Economic Globalization Ascendant: Four Perspectives on the Emerging Ideology of the State in the New Global Order
30 Pages Posted: 20 Jul 2006 Last revised: 9 Jul 2014
The contours of the debate about the effect of globalization on the global state system are well known. Perhaps less well understood is the way in which major views of globalization all tend to posit the end of the state system. The result does not change even when considering state friendly conceptions of globalization. More interesting still is that even the great anti-globalization perspectives do little to defend the traditional state system. Whatever the form of opposition, each also essentially posits a global system in which the state plays a subordinate role. For purposes of this paper I broadly describe three views of the nature of globalization. The first proceeds from the logic of the so-called Washington Consensus of private economic transactional neo-liberal globalization. The second looks at economic globalization from a more traditionally state-centered perspective. The third embraces the analytical framework current in certain parts of the developing world and among some major Western religious institutions in which it takes the form of a moral critique of Western led economic globalization. I will show how all three ultimately posit the same consequence for state systems as the foundation of world order - a replacement of the traditional state system as the foundation of law making in the global system of political governance. Each differs only in the nature and form of the system that will replace this system. In the first view all states ultimately suffer the same fate, though perhaps not all at the same time. Political power becomes more diffuse and shared among political, economic, religious, scientific and other communities. The second and third produce a perversion of the state system with a few hyper-states acting as the driving force of international norm making over an amalgamation of other actors, including states, and other political, economic, scientific, religious and related communities. All perspectives also imply that an Aristotelian form of aristocratic governance will result at the global level beyond the nation-state level - in which a few states will effectively govern for the community of nations, subject to a set of norms that transcend national boundaries. But the processes I describe, which in every variation appears to claim the state as a casualty of globalization, is both messier and more complicated than the three models of crisis suggest. I end this essay with a nod to the messiness. Simultaneously developing alongside globalization, or surviving its ascendancy, are other systems incompatible with and likely to engage in conflicts for dominance with both the current system and the ascending system of globalization. These threats arise primarily from three sources. The first include alternative universalizing systems of global organization, based principally in religion. The second include universalizing systems in decline, principally the Marxist-Leninist vision of the past century. The last include anti-universalizing systems and anarchistic systems, from anti-globalization groups, to eco-activists, to old-fashioned conservatives. It seems that the only defense of the traditional state systems is essentially reactionary and increasingly anachronistic. The consequence for the traditional state system appears to be the same, whatever the form of globalization embraced, from the most benign to the most aggressive, and whatever the character of opposition to globalization endorsed. The attachment to a particular nation-state bounded by a finite territory no longer appears to be the critical factor in the debate about globalization.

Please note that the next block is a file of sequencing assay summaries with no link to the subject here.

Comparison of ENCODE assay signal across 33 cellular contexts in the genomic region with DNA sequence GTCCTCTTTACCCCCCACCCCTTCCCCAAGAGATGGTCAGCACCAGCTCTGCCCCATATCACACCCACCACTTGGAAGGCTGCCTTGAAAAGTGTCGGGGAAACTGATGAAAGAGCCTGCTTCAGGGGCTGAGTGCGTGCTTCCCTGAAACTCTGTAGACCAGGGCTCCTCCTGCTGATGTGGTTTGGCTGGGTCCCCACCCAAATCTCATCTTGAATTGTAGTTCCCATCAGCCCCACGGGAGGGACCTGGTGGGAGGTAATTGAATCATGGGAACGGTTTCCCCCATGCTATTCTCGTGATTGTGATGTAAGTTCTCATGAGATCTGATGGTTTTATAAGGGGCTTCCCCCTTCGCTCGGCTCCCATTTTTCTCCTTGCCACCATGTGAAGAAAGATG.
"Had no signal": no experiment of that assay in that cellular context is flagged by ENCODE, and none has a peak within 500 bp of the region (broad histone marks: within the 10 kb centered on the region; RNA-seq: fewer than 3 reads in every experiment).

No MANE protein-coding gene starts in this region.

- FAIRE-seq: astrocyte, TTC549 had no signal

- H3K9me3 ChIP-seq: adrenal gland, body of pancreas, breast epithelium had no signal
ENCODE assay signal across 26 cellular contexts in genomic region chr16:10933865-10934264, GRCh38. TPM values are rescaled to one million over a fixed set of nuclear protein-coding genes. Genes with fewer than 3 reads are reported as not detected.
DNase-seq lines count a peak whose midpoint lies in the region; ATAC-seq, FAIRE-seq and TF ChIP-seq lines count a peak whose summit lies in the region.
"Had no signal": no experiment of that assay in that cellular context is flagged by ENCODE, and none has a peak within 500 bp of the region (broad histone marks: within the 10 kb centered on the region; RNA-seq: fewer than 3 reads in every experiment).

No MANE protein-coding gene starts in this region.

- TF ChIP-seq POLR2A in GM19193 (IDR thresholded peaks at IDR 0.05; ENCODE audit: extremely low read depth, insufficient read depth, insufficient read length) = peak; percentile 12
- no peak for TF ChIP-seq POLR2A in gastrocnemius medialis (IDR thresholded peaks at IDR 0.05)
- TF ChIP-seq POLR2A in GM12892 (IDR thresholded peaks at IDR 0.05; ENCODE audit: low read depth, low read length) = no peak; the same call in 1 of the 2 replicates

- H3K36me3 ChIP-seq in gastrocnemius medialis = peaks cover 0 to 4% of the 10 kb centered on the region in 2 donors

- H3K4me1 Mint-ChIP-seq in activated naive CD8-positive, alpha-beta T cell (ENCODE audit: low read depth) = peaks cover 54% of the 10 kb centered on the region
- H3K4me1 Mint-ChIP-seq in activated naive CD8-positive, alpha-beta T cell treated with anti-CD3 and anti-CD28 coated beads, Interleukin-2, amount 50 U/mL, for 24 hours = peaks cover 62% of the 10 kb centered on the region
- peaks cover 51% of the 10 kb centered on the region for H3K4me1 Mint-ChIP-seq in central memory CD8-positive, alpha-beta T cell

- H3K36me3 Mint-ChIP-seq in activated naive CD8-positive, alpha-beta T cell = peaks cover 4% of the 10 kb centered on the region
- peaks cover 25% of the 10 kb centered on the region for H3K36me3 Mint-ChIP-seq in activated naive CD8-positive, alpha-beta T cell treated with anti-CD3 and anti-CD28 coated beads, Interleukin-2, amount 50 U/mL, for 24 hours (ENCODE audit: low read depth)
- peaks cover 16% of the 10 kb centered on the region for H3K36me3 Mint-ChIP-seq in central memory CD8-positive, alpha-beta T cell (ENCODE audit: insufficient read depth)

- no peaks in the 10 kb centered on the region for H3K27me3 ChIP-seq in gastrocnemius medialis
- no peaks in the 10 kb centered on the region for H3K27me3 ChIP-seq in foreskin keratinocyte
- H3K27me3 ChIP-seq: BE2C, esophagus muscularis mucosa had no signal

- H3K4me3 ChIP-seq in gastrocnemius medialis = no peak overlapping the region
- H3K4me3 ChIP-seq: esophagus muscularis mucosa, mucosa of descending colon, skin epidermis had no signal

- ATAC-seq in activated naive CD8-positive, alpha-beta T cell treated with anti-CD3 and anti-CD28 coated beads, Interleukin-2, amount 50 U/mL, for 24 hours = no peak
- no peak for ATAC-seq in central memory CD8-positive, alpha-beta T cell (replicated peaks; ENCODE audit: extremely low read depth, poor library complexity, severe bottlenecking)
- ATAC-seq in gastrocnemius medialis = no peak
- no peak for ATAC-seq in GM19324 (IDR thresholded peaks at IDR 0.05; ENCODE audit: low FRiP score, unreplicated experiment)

Keywords: globalization, state system, Washington Consensus, global governance
JEL Classification: A14, E11, F022, K33, Z10
Suggested Citation: Suggested Citation